GDPR compliance: Addressing the overlooked in enterprise IT infrastructures

As the GDPR compliance deadline approaches, enterprises need to ensure they have looked beyond the headline-grabbing aspects of the regulation so they do not fall foul of the incoming data protection regulations

With the General Data Protection Regulation (GDPR) compliance deadline rapidly approaching on 25 May 2018, a lot enterprises – big and small – are beginning to panic about what it all means.

Much of their attention appears to be focused on the headline-grabbing parts of the regulation, including the right to be forgotten and the ensuing email marketing apocalypse that looks destined to occur.

But there is a lot more to GDPR than that, and there are plenty of areas within the IT estates of the average enterprise that could trip some organisations up when it comes to achieving compliance.

One such area includes their legacy backup infrastructure. Any company with a multi-generational data backup routine may find they unintentionally fall foul of GDPR.

For example, if those tape or disk backups contain email, that means they are covered under the GDPR regulation, making it the company’s responsibility to ensure that data can be removed or modified as needed from all those backups.

But it’s not just about the robustness of the hardware here – their software also needs to be able to read this data.

The cornerstone of getting that right is to ensure there is a good remediation policy and that it is enforced. Not doing so will mean continually having the same issue. Good retention policies for email will also help manage consumption of resources as a positive by-product.

On this point, if organisations have boxes of old tapes lying around, all the information on them will need to be retrieved and categorised so it can be searched through.

There are several companies that offer import services for old tapes that cannot be read, but (thanks to GDPR) there is quite a waiting list.

Start caring about network sharing

Another area that enterprises need to pay attention to is the files stored on shared networks, as they also need to be protected and secured, but they also have a shelf life.

For example, are those documents (and the information they contain) that a former employee created several years ago still valid and need to be retained?

Employees also have rights under GDPR to see what information is held about them, and how it is being managed. Keeping information on employees who left many years ago is also covered.

It is a good idea to create a guidance document about this and share it with employees so that they know and understand how the information is used where there is a reasonable and lawful need.

The risk of removable media

A major part of GDPR is that companies must ensure that reasonable care and attention is taken to safeguard information.

USB sticks are bad news in this respect, particularly when left in the hands of staff who aren’t GDPR savvy.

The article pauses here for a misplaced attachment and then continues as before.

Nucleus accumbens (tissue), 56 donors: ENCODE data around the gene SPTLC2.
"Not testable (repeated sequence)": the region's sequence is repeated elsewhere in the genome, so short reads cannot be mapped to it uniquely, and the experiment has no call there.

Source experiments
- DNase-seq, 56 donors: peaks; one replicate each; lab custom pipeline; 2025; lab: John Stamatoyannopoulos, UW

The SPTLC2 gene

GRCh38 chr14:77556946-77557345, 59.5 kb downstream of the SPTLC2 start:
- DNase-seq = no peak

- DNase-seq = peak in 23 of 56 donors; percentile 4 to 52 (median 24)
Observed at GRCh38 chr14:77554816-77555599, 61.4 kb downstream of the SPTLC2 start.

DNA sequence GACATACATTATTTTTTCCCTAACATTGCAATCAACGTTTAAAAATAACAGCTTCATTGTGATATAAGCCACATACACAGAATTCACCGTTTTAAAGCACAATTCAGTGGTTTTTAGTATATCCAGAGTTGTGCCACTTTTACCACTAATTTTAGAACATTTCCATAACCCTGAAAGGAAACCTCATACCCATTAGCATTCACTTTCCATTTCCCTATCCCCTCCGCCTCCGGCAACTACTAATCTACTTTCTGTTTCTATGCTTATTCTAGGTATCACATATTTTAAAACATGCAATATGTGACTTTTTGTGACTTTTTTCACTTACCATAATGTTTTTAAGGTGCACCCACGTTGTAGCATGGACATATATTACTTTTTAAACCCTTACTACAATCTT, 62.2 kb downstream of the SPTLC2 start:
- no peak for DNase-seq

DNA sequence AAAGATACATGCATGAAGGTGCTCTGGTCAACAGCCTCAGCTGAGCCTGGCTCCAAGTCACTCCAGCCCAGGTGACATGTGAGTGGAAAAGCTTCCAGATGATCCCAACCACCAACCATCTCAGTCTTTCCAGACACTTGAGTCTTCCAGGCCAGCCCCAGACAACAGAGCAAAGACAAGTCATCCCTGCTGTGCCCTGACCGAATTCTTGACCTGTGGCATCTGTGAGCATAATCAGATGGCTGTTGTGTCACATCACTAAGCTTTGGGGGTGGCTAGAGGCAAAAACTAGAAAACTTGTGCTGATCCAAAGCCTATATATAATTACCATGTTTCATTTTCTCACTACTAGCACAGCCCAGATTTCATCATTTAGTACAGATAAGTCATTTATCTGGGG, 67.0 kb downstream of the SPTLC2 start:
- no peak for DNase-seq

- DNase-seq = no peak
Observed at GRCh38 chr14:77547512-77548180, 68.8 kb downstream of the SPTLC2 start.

While laptops may – and should – now incorporate full disk encryption, USB and external media usually has no such protection in place, and such important data security cannot be left in the hands of rank and file users. Individual ignorance of GDPR is no defence when a company gets caught out by such an issue.

As it happens, some media suppliers do have (relatively) easy-to-use encryption tools. Depending on the use case, this may suffice, but whatever you do, make sure that data is managed and locked down.

Similarly, make sure those cupboards are ransacked for old disks, data CDs and USB pens so that there is no data left “hanging around”.

Educating employees

Technical solutions to restrict data transfer will only get a business so far. All staff that are exposed to data of any type need to have GDPR training so they can understand the requirements and risks around data security.

Data loss is not a good thing to have to confess to and there is a requirement to disclose data breaches built right into the GDPR framework.

There are also some generally-accepted business practices that could see organisations upset regulators. For example, at a supplier conference, if a company is offering the chance to win a free iPad in exchange for a business card, as soon as that information is harvested and entered into a database, it starts to present issues.

Did the user actively consent to going on some database or potential mailing list? Moving the data from a piece of card to a database ups the data protection regulation stakes dramatically.

Monitoring the source and flow of information is important. While it is all too easy to spin up a new cloud instance, who verifies and controls the data that ends up on that server? Moving data around without proper process or creating ad-hoc servers opens up the company to risk.

You only need to look at the data compromise incidents that has occurred recently within Amazon Web Services’ (AWS) S3 storage buckets to understand how easily control over information can be lost.

A major goal of GDPR is to get enterprises to reflect on how they do business and the consequences. Really, companies should be doing this already but many are not, and – in time – correct personal data management will become a business driver.

Don’t forget the embarrassing fate that befell Yahoo when its breach was discovered – the write down on value for its sale to Verizon shows just how expensive data loss can really be.

Read more about GDPR and infrastructure

This was last published in May 2018

Read more on Infrastructure-as-a-Service (IaaS)

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